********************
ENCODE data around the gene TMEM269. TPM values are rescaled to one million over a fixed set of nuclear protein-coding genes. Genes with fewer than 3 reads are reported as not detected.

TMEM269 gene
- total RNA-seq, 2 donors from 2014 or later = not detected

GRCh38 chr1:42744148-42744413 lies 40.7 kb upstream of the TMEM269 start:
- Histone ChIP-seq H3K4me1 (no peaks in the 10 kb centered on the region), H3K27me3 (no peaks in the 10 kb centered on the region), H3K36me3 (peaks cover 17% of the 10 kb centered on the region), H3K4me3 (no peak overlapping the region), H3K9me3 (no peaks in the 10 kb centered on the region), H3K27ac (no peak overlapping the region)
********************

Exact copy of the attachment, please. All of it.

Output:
ENCODE data around the gene TMEM269. TPM values are rescaled to one million over a fixed set of nuclear protein-coding genes. Genes with fewer than 3 reads are reported as not detected.

TMEM269 gene
- total RNA-seq, 2 donors from 2014 or later = not detected

GRCh38 chr1:42744148-42744413 lies 40.7 kb upstream of the TMEM269 start:
- Histone ChIP-seq H3K4me1 (no peaks in the 10 kb centered on the region), H3K27me3 (no peaks in the 10 kb centered on the region), H3K36me3 (peaks cover 17% of the 10 kb centered on the region), H3K4me3 (no peak overlapping the region), H3K9me3 (no peaks in the 10 kb centered on the region), H3K27ac (no peak overlapping the region)